President Barack Obama premiered a special PSA against domestic violence as part of the White House Campaign ‘It’s On Us’ during the Grammys, followed by a spoken word performance from survivor and activist Brooke Axtell.

President Obama #ItsOnUs

Obama appeared in the pre-taped PSA that aired as part of the Grammys ceremony. “Artists have a unique power to change minds and attitudes, and get us thinking and talking about what matters. And all of us, in our own lives, have the power to set an example,” Obama said.

President Obama asked that the performers in the audience as well as the viewers watching at home take the ‘It’s On Us’ Pledge and move to end domestic violence.

“It’s on us – all of us – to create a culture where violence isn’t tolerated, where survivors are supported, and where all our young people, men and women, can go as far as their talents and their dreams will take them,” Obama concluded.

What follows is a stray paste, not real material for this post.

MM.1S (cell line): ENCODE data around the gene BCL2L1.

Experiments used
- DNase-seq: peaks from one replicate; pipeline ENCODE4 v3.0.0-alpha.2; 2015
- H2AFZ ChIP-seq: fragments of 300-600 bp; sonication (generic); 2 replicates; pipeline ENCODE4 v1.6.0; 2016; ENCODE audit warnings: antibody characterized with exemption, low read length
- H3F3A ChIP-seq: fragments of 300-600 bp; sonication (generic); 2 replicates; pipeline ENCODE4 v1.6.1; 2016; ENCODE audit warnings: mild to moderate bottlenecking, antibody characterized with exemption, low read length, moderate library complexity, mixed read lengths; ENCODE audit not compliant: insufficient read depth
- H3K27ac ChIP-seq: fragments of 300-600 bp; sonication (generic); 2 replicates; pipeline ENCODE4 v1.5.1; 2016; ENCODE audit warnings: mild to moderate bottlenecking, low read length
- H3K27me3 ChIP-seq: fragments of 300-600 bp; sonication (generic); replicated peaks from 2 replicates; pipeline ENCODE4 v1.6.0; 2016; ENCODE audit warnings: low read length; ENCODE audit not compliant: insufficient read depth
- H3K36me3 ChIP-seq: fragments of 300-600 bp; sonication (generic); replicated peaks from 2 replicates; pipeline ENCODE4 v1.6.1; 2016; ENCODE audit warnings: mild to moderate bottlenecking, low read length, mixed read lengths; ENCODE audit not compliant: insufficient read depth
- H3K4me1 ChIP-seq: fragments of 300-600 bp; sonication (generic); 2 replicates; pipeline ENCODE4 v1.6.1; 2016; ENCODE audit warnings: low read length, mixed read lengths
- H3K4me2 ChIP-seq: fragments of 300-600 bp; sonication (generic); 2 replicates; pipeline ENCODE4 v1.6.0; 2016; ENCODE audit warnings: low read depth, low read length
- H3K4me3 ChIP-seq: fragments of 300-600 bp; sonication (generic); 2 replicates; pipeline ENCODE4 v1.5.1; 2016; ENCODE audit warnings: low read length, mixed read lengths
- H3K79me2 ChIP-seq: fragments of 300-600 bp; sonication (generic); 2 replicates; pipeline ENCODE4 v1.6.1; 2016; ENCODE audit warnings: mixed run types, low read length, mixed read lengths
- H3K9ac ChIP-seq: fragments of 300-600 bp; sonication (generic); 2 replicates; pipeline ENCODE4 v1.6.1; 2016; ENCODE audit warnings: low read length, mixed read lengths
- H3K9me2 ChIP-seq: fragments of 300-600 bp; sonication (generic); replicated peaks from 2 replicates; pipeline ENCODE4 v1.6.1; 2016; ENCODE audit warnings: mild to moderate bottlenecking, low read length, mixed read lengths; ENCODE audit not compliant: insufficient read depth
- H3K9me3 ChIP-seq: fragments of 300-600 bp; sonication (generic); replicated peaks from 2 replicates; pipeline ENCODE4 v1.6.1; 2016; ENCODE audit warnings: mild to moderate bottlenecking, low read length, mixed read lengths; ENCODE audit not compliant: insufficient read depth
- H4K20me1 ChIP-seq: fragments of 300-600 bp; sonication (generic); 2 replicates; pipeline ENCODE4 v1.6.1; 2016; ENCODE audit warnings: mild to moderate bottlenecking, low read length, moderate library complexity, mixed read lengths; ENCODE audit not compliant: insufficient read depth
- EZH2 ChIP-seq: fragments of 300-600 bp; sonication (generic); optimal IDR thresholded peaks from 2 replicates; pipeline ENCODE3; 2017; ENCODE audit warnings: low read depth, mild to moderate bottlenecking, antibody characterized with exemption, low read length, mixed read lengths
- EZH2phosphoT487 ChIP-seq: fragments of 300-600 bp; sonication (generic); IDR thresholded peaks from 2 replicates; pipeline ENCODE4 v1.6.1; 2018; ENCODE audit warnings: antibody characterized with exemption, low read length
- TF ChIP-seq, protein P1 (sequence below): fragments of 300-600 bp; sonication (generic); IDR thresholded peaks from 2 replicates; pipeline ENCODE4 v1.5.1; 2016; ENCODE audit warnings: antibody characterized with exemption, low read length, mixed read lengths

Brooke Axtell And Katy Perry Perform

Following Obama’s message, Axtell, an activist from Texas, took to the stage to perform a short spoken word piece, supposedly about her own experience with domestic violence and abuse, as an introduction to Katy Perry’s emotional performance of “By the Grace of God.”

“Authentic love does not devalue another human being. Authentic love does not silence, shame or abuse,” Axtell said.


Many on Twitter were quick to answer the President’s call to action, spreading the ‘It’s On Us’ campaign. “#ItsOnUs and you know it,” tweeted Grammy-nominee Ed Sheeran.

Twitter Calls Out GRAMMYs For Celebrating Chris Brown

The decision to put a spotlight on domestic violence at the Grammys, while well-intentioned, raised a few eyebrows from fans who were quick to point out the organization’s hypocrisy: advocating to fight against domestic violence while glorifying nominees Chris Brown and R Kelley, both of whom have been in court on charges of domestic violence or sexual abuse.

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